Erased James Franco
The American premiere of Carter’s new film at MoMA
It is a paradox of portraiture that nothing obscures a subject quite as powerfully – or as completely – as a face. And if the subject in question happens to be a ridiculously handsome film star at the peak of his success, what a relentless obstruction that face may be.
Erased James Franco (2009), the latest film by New York-based artist Carter, tackles this question head-on (as it were) by offering the young actor up to audiences for closer – if not necessarily clearer – inspection. For 63 minutes, James Franco stars as James Franco, reenacting moments from all of the film and television roles and appearances of his career so far. While one might expect the reflexive elements of actor and character to come to blows in a hall of mirrors, imitation is not the exercise here, and Carter – true to form – presents us instead with a collage of sorts. Franco wears no costume, no make-up. He performs on a rather flimsy, generic-looking ‘office’ set built inside a studio. The lines of dialogue Carter appropriates to cobble the script together are – according to the director – performed by Franco at ’50%’, a direction that makes for an acting style which the actor himself described as ‘slightly insane, maybe drugged.’ There are very few indications as to what words came from which sources, making the distinction between reenactments difficult, if not impossible. (I must confess that I am not enough of an aficionado to have identified more than a few. Spiderman or Spiderman 2? Perhaps Spiderman 3?) The effect is loose, languorous and rather disorienting, and one soon forgoes the guessing game to simply watch Franco at work.
But Franco-as-Franco is not without interruption, for Carter also casts the actor as Rock Hudson as Tony Wilson in John Frankenheimer’s Seconds (1966), and as Julianne Moore as Carol White in Todd Haynes’ Safe (1995). The choice to break protocol is not a purely random one. Both films tell a tale of an individual at odds with their body: in Seconds, Hudson plays a businessman who, through a series of radical, painful surgeries, is given a new identity as the artist he’d always wanted to become; in Safe, Moore’s character develops multiple chemical sensitivity, rendering her unable to perform her duties as wife and mother. Bound to and limited by their own bodies, the characters’ plights could be said to literalize the actor’s challenge: to transcend the physical in order to embody the fictive, the imagined, the projected, the desired.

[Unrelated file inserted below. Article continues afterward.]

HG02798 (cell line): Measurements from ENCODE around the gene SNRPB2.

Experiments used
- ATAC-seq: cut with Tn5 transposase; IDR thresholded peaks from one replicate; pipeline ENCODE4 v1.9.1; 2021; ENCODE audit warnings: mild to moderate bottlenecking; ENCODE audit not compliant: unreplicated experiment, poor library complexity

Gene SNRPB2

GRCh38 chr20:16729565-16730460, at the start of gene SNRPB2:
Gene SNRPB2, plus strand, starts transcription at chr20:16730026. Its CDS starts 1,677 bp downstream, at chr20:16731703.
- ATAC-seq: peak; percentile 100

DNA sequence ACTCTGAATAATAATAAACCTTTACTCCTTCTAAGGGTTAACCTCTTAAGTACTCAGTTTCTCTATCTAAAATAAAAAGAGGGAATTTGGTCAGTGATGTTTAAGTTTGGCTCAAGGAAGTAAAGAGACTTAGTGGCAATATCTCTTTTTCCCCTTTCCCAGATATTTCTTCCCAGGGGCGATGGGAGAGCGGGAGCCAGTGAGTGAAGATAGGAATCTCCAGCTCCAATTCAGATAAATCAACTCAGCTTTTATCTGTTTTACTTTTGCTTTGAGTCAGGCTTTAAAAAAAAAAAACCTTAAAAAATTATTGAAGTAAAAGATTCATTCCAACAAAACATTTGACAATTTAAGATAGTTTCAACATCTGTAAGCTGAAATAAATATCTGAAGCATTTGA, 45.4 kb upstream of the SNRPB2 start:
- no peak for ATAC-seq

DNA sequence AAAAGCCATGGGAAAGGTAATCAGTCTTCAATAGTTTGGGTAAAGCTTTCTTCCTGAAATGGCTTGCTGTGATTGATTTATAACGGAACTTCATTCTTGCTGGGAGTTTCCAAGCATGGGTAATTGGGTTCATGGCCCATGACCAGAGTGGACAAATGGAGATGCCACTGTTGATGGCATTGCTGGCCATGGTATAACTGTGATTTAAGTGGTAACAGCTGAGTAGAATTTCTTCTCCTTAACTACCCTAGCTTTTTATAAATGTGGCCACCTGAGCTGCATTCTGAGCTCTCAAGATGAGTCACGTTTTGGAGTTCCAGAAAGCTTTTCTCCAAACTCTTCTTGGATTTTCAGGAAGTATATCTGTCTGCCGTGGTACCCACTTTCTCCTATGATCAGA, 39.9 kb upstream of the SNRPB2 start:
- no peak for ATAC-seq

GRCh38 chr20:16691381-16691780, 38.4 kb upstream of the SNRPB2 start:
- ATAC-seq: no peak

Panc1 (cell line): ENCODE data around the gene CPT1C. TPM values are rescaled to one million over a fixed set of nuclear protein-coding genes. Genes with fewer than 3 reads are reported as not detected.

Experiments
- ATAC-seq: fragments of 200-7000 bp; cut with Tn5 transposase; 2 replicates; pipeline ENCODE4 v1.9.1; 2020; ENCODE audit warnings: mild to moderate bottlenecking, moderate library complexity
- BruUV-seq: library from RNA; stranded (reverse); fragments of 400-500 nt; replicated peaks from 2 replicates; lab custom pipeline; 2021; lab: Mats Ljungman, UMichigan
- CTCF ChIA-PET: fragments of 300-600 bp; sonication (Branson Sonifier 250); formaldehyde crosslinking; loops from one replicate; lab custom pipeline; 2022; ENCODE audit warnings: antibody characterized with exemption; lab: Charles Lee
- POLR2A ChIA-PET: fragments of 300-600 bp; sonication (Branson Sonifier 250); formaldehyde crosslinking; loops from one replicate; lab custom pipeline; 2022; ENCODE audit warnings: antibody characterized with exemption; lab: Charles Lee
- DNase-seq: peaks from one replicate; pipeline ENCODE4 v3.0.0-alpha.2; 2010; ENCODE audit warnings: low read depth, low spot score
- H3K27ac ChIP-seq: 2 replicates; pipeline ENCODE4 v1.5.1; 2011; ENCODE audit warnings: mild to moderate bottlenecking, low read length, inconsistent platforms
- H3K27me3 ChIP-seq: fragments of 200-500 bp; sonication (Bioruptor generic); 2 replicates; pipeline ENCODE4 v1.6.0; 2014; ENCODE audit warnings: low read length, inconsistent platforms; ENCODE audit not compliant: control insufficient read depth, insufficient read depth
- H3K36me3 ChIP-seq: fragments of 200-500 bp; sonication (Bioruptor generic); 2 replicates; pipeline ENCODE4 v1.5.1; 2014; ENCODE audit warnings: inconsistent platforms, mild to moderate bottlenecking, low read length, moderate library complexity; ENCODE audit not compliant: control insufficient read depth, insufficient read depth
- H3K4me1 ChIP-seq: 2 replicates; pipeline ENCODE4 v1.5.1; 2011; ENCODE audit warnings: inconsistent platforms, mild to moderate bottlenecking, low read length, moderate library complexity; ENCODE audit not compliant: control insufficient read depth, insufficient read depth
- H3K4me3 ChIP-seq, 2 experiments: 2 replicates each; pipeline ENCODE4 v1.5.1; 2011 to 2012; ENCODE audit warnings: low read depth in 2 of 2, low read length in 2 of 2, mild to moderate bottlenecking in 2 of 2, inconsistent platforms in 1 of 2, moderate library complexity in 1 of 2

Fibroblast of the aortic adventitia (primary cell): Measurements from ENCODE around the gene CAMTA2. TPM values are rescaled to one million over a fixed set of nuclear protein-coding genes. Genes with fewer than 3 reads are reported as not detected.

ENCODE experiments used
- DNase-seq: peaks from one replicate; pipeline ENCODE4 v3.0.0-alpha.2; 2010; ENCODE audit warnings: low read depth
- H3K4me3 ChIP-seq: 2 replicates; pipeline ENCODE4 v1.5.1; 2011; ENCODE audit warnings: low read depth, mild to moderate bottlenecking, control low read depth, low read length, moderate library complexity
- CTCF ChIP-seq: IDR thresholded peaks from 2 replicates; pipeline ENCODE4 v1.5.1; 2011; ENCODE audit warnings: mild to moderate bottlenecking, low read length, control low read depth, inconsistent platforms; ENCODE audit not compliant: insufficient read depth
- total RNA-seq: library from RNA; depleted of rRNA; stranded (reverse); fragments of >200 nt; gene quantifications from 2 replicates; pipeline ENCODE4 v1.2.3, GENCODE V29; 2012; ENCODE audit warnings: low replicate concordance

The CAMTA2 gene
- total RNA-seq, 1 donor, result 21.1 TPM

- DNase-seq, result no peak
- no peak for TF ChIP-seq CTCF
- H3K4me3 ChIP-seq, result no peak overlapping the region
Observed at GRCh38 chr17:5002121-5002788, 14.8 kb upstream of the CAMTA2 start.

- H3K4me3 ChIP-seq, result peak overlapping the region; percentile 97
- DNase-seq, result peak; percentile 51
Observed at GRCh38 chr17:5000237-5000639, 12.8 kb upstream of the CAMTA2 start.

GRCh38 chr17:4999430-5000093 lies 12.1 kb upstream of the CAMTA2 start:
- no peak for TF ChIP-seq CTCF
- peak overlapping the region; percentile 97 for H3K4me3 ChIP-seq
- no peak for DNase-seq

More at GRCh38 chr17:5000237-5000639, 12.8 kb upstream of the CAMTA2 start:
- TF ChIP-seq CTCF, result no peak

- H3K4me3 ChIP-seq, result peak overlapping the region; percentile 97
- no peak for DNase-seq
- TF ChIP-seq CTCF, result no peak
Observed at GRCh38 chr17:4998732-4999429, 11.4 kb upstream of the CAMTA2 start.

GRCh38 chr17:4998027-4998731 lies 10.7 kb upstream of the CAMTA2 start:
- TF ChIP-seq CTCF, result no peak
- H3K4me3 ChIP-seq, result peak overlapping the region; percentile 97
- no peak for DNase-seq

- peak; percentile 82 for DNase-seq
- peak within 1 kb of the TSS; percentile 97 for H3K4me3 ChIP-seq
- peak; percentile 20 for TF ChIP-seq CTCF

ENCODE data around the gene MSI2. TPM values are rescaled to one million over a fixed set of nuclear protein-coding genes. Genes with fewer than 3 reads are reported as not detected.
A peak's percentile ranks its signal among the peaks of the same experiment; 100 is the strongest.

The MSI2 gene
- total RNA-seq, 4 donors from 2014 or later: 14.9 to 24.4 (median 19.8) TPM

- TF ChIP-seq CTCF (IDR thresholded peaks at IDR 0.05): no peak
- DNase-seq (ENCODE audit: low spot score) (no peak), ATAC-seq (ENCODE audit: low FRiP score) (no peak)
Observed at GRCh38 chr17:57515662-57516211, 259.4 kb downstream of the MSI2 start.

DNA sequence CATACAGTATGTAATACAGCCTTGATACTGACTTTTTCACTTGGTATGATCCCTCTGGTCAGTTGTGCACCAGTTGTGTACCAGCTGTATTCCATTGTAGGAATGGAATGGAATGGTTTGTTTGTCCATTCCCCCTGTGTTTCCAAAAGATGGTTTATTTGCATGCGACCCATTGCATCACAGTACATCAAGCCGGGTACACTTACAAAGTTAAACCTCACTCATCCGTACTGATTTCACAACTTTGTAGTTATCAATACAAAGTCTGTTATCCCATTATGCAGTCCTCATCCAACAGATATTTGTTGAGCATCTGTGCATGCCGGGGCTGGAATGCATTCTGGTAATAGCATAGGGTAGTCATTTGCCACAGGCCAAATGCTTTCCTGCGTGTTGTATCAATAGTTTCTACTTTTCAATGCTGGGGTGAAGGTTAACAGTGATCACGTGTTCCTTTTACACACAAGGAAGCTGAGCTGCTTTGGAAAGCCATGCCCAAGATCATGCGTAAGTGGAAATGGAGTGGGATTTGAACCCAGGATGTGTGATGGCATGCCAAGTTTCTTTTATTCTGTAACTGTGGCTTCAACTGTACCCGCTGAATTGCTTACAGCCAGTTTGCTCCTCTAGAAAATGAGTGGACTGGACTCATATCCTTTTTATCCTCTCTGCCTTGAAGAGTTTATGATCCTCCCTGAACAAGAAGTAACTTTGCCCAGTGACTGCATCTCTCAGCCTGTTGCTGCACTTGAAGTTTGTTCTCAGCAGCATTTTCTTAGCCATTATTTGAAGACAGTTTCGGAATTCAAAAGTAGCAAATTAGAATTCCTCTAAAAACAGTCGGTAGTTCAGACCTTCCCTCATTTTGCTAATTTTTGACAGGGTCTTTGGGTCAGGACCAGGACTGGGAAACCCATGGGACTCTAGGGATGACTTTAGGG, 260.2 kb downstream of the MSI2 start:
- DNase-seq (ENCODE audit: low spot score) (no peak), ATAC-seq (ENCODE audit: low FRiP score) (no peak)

Of course, it is impossible to watch Erased James Franco and not think of the films of Andy Warhol. Although Warhol used a film camera to create his own stable of superstars, Carter does seem to have taken a cue from films like Bike Boy (1967), in which Warhol’s script doubles as a distraction for his actor, allowing the director to create a document of his leading man within his fiction. (A note on style: Carter leaves in – or constructs in post-production – flash frames between certain edits, presumably as a visual homage to the infamous Warholian ‘strobe cut.’ However, where strobe cuts indicated Warhol’s choice to edit his films in-camera – he was adverse to post-production of all kinds – Carter took a few months to edit his film.)
According to Carter, the greatest catalyst for the film’s conception was Robert Rauschenberg’s famous trump-as-tribute: Erased de Kooning (1953). As the story goes, a young Rauschenberg asked the painter (whom he deeply admired) if he could have one of his drawings to erase. De Kooning agreed, and even made certain that the drawing was one he would miss. Whether read as Oedipal slaying or opportunistic strategy, Rauschenberg’s milestone erasure accomplished – among other things – not only the removal of an artist from his own work, but also the transference of a work of art from the physical world into the realm of myth. Staring at the paper to study the faint traces of what de Kooning once drew, viewers are left in a state of perpetual wonder and projection. In effect, Erased de Kooning’s absence guarantees a particular kind of presence, of preservation. His work will now be drawn anew each time it is looked at.
Film, however, is not a medium that affords that kind of image production, being too literal a means of image preservation. What remains elusive about Erased James Franco isn’t actually James Franco, for in the end, he isn’t erased so much as he is redoubled or remixed. Of course, an audience can never truly know a celebrity from their persona, an actor from their role, a private life from its public displays, though I am not certain we learn anything very new about these dilemmas from this film. But given the opportunity to stare for an hour at a face like Franco’s, who’s complaining?